I spent 20 years looking at babies experiencing repetitive pain in the Newborn Intensive Care Unit (NICU) and wondered about the impact it has on their brain development. Babies who have repetitive pain, particularly the preterm babies, have delayed cognitive development. They were 2.6 times more likely to have attention deficit disorder and other behavioral problems. Our thought was that we could make the NICU a kinder, gentler place, not just through pain relief, but through social contact. I partnered with Nathalie Charpak to learn about Kangaroo Care, where we put the tiny premature baby between the mother’s breasts for skin-to-skin contact. Being enveloped in mom’s love is a positive experience. In the immediate term, it stabilizes their vital signs. In the long term, because babies have very high brain plasticity in those early days, the brains develop much better. Heidelise Als at Boston Children’s promoted the NIDCAP approach, to change the model of nursing care from protocol-based to relationship-based care, and that has improved NICU health outcomes.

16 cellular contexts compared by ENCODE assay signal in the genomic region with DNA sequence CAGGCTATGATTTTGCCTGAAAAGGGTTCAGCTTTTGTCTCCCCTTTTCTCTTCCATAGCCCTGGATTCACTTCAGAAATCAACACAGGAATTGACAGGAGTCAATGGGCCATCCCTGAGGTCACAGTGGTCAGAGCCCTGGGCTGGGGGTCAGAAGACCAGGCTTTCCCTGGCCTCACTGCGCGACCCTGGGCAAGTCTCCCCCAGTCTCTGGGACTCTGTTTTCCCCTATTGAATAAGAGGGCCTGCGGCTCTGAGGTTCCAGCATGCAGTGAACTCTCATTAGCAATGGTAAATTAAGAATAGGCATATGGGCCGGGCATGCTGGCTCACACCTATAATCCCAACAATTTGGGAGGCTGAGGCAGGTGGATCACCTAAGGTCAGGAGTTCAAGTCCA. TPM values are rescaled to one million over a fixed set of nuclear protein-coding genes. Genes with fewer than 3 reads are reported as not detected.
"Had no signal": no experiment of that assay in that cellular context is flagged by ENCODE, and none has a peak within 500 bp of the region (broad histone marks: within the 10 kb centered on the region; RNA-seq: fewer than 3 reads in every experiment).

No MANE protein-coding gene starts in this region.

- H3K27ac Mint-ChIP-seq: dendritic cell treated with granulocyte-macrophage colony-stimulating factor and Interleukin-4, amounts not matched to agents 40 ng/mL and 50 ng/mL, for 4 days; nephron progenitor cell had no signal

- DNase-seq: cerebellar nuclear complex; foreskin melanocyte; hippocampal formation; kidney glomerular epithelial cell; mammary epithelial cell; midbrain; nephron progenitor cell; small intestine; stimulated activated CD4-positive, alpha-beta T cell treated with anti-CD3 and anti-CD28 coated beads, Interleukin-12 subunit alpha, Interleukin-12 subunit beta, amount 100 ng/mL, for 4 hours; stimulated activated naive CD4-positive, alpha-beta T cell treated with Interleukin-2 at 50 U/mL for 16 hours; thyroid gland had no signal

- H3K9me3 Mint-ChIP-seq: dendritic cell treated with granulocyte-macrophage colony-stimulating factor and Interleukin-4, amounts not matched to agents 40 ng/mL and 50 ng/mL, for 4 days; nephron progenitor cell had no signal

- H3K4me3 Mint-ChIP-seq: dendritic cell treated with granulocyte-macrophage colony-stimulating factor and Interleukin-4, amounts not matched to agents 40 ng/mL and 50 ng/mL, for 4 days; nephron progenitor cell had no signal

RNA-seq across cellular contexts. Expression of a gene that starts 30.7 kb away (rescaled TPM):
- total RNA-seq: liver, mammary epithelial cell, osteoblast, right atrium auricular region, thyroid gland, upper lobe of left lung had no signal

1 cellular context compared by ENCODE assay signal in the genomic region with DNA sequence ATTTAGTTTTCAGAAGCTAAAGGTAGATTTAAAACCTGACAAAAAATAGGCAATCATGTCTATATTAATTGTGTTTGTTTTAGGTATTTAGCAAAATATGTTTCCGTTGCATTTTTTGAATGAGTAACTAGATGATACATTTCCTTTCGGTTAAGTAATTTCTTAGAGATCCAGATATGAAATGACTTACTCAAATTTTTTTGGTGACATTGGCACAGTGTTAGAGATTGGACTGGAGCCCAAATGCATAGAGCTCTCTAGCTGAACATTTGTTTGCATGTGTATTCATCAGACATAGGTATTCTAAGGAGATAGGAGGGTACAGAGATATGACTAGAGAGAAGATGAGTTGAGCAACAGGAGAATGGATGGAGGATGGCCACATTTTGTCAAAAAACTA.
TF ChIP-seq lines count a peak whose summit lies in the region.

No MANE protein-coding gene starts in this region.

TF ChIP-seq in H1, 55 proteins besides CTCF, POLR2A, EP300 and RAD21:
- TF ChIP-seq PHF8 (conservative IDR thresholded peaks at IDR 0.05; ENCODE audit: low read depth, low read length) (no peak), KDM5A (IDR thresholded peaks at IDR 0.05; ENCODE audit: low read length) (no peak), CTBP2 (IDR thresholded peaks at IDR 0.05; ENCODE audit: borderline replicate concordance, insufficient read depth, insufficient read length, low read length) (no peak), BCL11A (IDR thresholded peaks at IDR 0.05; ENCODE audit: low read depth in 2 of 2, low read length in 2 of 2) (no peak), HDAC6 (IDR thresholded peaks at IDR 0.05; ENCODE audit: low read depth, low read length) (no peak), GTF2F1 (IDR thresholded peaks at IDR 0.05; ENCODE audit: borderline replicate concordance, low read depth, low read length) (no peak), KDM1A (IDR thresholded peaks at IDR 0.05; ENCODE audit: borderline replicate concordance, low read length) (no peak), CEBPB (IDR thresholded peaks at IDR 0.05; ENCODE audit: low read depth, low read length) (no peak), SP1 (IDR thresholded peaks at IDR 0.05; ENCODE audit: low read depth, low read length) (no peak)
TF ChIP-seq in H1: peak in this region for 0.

I [remember when I] treated a baby with meconium aspiration, critically ill—this baby was terminally ill, in multiorgan system failure, on high ventilator settings and 100% oxygen. The mother said, “Can I just hold the baby?” An hour and a half into the mom holding the baby, the baby’s oxygen level improved and she had some urinary output. A week later—this was a baby who was almost dead—she was ready to leave the ICU. Numerous people have told me similar stories. This inspired me to write a commentary, published in Pediatrics, that was titled, “Love, Pain, and Intensive Care.” I talked about the scientific evidence for love, compassion, and social bonding, and how that has a positive outcome, at least in NICU newborns. That got a very mixed reaction. Dr. James Stockman, who was president of the American Board of Pediatrics, wrote to me saying, “This is exactly what I’ve believed for decades, but I couldn’t convince my colleagues that love and compassion matter.” I also got a few letters saying, “This is highly unprofessional. You have to be aloof.” Evidence-based medicine tells us what to do. But how we do it, the little things we do, and our state of mind when we are interacting with patients, those are just as important as the evidence-based practice. That was the main thesis of this article.

Can you explain the biology behind positive and negative experiences?